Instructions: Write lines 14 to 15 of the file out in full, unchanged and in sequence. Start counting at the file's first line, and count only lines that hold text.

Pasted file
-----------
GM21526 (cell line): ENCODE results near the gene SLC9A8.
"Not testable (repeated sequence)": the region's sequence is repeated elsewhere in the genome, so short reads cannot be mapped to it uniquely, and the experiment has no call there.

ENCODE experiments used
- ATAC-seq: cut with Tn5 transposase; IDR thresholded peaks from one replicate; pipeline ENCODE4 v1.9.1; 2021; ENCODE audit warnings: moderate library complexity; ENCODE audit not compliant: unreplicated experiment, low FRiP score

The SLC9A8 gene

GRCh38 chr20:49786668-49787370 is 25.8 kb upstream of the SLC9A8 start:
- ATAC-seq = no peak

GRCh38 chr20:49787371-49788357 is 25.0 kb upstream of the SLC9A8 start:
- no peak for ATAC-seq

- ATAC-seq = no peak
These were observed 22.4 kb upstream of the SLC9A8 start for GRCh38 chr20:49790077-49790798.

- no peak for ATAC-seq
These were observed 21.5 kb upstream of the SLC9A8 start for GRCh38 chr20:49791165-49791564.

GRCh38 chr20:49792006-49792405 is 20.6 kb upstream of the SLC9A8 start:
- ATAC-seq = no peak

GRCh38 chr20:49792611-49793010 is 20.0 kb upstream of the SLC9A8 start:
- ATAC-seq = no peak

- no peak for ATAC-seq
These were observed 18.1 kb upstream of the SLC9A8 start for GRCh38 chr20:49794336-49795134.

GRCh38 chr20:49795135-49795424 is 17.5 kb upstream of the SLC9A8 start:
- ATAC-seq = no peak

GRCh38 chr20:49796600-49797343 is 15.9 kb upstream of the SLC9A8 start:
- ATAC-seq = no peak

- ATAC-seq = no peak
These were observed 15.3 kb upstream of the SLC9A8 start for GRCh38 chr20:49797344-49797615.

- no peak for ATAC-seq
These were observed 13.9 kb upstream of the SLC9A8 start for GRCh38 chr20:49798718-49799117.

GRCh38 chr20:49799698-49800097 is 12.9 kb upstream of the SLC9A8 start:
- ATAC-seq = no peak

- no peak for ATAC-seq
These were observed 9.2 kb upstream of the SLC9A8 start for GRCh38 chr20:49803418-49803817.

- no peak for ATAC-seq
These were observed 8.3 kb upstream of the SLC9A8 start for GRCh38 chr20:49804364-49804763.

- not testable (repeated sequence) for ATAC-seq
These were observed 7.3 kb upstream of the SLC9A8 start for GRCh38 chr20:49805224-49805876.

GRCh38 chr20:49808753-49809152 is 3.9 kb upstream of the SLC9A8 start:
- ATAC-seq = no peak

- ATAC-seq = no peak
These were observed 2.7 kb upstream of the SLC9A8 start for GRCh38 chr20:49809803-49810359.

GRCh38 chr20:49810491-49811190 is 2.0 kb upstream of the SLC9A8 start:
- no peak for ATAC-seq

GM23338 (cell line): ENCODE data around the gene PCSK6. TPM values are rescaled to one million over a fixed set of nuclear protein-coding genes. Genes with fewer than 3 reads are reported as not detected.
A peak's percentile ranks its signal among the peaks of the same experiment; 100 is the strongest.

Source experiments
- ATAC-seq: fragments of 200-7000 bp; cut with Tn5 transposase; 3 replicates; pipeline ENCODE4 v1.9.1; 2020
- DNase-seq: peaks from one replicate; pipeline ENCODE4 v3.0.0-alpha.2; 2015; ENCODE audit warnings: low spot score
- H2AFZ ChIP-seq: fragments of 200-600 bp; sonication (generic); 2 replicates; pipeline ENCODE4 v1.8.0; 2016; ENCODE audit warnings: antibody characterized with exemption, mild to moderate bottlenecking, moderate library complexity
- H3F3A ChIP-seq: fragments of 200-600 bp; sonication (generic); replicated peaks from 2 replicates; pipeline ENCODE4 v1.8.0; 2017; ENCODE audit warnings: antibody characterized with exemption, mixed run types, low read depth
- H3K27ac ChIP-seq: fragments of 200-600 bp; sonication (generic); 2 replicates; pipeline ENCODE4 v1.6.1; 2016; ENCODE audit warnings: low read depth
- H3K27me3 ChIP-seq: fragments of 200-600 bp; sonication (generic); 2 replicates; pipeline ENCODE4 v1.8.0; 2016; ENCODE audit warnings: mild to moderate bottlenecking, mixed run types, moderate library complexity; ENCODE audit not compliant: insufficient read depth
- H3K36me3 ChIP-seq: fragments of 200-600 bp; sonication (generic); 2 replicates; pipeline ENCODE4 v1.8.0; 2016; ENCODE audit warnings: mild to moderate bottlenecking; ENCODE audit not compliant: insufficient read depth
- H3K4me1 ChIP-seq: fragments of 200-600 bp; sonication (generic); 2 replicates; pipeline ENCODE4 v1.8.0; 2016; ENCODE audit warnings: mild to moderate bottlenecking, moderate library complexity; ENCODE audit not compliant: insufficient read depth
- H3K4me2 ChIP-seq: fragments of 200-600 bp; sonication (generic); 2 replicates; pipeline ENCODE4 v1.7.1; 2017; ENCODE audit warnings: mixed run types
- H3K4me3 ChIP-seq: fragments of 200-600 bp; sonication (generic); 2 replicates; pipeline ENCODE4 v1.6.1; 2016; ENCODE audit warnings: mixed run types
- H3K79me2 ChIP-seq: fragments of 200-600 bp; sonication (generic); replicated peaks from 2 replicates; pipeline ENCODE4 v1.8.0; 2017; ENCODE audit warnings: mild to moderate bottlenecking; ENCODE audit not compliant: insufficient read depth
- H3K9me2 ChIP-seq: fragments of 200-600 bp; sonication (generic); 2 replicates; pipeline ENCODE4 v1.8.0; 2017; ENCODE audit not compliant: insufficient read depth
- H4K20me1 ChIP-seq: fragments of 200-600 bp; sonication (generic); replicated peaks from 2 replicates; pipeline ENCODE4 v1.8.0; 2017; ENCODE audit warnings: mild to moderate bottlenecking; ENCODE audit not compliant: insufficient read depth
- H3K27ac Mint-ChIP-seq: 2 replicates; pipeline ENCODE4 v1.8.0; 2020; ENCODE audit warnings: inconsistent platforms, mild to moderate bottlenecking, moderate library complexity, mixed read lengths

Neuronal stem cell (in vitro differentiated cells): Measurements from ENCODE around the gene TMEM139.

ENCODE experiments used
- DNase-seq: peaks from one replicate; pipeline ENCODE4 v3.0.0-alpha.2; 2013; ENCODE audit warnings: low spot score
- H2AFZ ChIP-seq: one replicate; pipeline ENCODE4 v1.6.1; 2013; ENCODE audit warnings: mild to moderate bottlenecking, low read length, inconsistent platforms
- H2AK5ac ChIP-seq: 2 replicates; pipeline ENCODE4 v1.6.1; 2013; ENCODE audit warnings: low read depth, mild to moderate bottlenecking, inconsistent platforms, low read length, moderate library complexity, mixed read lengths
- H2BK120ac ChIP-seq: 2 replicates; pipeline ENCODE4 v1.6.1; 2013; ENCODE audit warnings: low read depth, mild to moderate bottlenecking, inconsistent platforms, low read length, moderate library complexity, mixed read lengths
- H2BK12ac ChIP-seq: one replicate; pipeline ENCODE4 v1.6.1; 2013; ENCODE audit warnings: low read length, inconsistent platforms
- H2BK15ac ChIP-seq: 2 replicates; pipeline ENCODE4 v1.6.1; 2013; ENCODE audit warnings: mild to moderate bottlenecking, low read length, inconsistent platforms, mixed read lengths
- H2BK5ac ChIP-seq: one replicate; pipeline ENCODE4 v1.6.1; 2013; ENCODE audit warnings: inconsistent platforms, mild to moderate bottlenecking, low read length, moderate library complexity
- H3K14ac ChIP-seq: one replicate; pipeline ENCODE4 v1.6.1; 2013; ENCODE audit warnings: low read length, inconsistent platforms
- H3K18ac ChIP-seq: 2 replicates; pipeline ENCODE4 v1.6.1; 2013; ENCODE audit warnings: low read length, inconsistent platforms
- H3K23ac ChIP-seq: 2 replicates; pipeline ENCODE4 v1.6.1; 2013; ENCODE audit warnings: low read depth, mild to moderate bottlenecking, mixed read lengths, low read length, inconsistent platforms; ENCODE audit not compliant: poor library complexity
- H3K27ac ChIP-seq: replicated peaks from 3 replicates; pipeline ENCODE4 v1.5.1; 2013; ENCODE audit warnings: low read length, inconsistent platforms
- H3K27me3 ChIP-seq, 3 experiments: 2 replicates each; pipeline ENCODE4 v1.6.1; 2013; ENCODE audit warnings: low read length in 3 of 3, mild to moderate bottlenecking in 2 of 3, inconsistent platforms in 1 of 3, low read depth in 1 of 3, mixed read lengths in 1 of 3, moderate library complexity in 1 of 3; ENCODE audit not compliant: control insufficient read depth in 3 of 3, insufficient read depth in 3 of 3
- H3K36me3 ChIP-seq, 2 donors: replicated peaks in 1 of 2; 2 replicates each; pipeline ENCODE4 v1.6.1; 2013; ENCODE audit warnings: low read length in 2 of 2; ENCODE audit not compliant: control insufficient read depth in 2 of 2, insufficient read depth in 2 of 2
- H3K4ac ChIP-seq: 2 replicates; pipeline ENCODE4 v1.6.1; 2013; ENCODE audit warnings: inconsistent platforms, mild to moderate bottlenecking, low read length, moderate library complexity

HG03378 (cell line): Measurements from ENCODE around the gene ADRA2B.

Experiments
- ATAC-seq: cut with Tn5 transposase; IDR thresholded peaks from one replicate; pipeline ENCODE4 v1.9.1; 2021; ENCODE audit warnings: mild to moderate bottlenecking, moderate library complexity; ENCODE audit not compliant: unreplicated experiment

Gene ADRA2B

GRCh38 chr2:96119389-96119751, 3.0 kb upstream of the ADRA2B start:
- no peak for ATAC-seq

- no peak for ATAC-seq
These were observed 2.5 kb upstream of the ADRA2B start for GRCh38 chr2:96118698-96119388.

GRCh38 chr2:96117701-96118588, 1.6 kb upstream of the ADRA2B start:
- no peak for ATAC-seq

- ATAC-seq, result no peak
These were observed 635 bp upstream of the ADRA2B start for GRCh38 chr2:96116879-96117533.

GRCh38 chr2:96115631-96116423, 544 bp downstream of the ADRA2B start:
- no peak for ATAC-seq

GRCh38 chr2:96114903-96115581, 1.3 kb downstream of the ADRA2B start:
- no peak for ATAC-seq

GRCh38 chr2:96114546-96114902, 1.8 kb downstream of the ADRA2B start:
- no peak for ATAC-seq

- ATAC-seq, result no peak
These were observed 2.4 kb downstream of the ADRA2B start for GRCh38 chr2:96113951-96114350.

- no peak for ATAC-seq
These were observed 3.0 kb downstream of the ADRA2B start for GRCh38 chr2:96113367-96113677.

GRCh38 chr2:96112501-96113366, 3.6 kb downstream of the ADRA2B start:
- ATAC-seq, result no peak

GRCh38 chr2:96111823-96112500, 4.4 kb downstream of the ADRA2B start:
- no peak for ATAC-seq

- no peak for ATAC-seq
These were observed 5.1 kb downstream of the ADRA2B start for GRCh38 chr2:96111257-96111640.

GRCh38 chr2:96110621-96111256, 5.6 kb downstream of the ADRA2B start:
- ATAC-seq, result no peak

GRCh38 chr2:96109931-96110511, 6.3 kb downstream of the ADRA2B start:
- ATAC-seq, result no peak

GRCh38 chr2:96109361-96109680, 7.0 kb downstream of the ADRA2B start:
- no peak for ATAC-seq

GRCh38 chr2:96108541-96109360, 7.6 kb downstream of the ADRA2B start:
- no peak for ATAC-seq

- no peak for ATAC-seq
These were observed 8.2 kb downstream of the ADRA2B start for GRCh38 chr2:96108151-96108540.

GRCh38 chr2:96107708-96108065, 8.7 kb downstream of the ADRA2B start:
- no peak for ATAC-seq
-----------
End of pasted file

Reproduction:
GRCh38 chr20:49792006-49792405 is 20.6 kb upstream of the SLC9A8 start:
- ATAC-seq = no peak